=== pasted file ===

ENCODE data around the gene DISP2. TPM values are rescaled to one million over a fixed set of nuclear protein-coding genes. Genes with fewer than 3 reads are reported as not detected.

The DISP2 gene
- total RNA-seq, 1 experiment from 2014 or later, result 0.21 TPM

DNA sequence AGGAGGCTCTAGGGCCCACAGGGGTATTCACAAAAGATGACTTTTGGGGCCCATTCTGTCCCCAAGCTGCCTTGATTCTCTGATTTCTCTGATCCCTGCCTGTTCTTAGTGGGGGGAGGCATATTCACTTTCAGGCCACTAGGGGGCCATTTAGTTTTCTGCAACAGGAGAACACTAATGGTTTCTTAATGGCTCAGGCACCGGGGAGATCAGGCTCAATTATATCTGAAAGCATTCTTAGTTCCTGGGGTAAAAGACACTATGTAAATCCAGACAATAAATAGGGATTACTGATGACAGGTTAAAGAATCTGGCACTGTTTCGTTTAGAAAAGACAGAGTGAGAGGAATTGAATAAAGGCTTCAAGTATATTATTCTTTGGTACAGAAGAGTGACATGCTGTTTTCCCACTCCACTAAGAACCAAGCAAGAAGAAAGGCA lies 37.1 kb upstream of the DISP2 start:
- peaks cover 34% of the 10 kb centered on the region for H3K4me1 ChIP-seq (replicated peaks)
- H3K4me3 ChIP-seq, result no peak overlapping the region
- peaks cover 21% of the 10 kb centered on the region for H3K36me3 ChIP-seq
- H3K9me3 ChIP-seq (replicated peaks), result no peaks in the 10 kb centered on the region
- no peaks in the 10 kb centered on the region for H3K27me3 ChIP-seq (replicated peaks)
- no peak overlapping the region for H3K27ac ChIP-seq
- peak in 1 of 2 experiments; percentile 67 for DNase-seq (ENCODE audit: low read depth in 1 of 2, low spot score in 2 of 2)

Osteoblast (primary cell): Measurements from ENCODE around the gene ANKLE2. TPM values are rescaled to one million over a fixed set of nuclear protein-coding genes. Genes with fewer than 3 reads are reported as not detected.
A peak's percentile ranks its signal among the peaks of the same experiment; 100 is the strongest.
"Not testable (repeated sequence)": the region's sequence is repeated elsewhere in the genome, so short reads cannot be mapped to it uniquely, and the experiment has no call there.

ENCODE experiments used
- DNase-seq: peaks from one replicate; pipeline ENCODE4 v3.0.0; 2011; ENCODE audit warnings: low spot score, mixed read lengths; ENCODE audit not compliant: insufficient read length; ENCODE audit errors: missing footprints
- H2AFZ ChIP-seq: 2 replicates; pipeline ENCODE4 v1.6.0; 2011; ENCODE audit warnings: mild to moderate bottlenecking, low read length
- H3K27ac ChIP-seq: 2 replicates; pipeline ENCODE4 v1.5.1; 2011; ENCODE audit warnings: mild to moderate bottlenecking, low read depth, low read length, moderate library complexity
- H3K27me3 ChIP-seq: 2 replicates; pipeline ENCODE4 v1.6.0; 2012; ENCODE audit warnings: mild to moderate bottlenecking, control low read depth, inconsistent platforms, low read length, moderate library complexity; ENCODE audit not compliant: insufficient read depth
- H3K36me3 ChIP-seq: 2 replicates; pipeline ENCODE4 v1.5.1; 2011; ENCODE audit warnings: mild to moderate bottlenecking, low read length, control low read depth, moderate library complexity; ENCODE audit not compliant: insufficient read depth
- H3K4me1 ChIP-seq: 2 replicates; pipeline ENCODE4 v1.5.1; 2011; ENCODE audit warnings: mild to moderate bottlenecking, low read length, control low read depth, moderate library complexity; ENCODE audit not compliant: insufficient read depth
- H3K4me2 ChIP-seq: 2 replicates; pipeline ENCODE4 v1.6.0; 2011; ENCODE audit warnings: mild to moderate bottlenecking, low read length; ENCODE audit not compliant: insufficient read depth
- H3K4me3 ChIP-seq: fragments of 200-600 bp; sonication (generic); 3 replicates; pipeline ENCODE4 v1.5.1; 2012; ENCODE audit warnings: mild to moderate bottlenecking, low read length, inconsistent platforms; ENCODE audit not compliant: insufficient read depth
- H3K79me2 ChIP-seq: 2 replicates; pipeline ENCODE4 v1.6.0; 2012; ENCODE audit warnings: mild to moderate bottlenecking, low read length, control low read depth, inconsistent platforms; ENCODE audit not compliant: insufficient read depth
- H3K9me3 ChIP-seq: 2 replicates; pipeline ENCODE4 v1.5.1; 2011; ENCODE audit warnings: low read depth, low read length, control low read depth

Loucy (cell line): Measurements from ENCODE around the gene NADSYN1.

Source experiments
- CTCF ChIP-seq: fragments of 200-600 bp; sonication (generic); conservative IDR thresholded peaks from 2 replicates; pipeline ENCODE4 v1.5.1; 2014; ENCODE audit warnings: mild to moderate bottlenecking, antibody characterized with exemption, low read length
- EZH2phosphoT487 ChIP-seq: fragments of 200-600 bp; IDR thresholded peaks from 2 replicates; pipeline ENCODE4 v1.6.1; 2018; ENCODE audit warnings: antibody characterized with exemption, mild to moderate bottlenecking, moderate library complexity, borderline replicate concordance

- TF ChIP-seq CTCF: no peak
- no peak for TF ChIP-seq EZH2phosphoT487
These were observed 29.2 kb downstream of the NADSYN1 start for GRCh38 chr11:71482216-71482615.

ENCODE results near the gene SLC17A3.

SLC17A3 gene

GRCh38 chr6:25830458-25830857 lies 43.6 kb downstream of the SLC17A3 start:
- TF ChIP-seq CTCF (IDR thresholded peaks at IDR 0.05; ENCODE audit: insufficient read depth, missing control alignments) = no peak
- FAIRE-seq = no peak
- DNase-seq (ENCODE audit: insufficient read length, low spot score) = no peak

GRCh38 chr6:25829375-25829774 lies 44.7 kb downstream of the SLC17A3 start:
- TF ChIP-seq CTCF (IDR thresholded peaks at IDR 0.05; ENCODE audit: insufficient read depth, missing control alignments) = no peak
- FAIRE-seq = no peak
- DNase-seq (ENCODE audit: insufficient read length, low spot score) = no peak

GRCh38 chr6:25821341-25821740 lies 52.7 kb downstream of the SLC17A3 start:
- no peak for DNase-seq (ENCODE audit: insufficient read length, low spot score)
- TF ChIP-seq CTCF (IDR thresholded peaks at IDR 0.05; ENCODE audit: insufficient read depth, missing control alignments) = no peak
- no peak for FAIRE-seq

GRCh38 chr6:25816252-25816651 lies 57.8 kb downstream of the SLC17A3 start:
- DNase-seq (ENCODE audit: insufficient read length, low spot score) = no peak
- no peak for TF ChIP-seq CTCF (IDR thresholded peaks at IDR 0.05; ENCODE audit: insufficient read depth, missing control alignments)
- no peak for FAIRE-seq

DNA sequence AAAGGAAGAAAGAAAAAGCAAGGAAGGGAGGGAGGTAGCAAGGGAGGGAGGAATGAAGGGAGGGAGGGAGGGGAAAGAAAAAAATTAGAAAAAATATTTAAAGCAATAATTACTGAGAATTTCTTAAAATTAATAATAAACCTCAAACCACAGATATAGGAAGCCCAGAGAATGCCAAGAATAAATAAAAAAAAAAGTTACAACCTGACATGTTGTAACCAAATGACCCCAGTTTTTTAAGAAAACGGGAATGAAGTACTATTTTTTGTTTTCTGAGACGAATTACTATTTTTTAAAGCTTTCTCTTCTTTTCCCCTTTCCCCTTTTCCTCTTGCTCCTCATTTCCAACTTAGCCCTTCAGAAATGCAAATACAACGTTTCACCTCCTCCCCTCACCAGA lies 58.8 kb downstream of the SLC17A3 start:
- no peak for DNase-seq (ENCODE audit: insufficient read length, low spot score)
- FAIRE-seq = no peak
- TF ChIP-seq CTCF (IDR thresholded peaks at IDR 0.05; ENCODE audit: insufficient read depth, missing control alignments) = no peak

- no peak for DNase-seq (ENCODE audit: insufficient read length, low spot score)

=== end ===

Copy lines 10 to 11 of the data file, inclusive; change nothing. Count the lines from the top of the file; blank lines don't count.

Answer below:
- no peak overlapping the region for H3K27ac ChIP-seq
- peak in 1 of 2 experiments; percentile 67 for DNase-seq (ENCODE audit: low read depth in 1 of 2, low spot score in 2 of 2)